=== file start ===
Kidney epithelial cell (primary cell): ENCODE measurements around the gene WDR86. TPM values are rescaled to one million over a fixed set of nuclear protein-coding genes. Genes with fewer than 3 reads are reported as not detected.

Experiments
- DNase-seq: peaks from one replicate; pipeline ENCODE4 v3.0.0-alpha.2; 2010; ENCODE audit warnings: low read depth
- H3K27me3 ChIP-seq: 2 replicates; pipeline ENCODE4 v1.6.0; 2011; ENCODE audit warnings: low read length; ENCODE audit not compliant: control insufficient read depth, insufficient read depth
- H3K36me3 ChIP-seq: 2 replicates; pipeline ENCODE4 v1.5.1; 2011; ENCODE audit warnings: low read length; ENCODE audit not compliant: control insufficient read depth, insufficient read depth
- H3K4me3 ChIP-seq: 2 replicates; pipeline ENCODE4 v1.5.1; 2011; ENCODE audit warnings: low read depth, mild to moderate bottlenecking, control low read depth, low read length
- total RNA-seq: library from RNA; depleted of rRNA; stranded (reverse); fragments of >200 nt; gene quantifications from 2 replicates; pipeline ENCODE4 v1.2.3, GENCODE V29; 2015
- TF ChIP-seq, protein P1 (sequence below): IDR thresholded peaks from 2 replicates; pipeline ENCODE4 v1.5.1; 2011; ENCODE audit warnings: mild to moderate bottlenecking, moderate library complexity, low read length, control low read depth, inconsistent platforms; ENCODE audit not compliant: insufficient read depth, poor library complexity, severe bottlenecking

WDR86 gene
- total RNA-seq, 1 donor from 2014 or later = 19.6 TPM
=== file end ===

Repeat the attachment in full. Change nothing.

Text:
Kidney epithelial cell (primary cell): ENCODE measurements around the gene WDR86. TPM values are rescaled to one million over a fixed set of nuclear protein-coding genes. Genes with fewer than 3 reads are reported as not detected.

Experiments
- DNase-seq: peaks from one replicate; pipeline ENCODE4 v3.0.0-alpha.2; 2010; ENCODE audit warnings: low read depth
- H3K27me3 ChIP-seq: 2 replicates; pipeline ENCODE4 v1.6.0; 2011; ENCODE audit warnings: low read length; ENCODE audit not compliant: control insufficient read depth, insufficient read depth
- H3K36me3 ChIP-seq: 2 replicates; pipeline ENCODE4 v1.5.1; 2011; ENCODE audit warnings: low read length; ENCODE audit not compliant: control insufficient read depth, insufficient read depth
- H3K4me3 ChIP-seq: 2 replicates; pipeline ENCODE4 v1.5.1; 2011; ENCODE audit warnings: low read depth, mild to moderate bottlenecking, control low read depth, low read length
- total RNA-seq: library from RNA; depleted of rRNA; stranded (reverse); fragments of >200 nt; gene quantifications from 2 replicates; pipeline ENCODE4 v1.2.3, GENCODE V29; 2015
- TF ChIP-seq, protein P1 (sequence below): IDR thresholded peaks from 2 replicates; pipeline ENCODE4 v1.5.1; 2011; ENCODE audit warnings: mild to moderate bottlenecking, moderate library complexity, low read length, control low read depth, inconsistent platforms; ENCODE audit not compliant: insufficient read depth, poor library complexity, severe bottlenecking

WDR86 gene
- total RNA-seq, 1 donor from 2014 or later = 19.6 TPM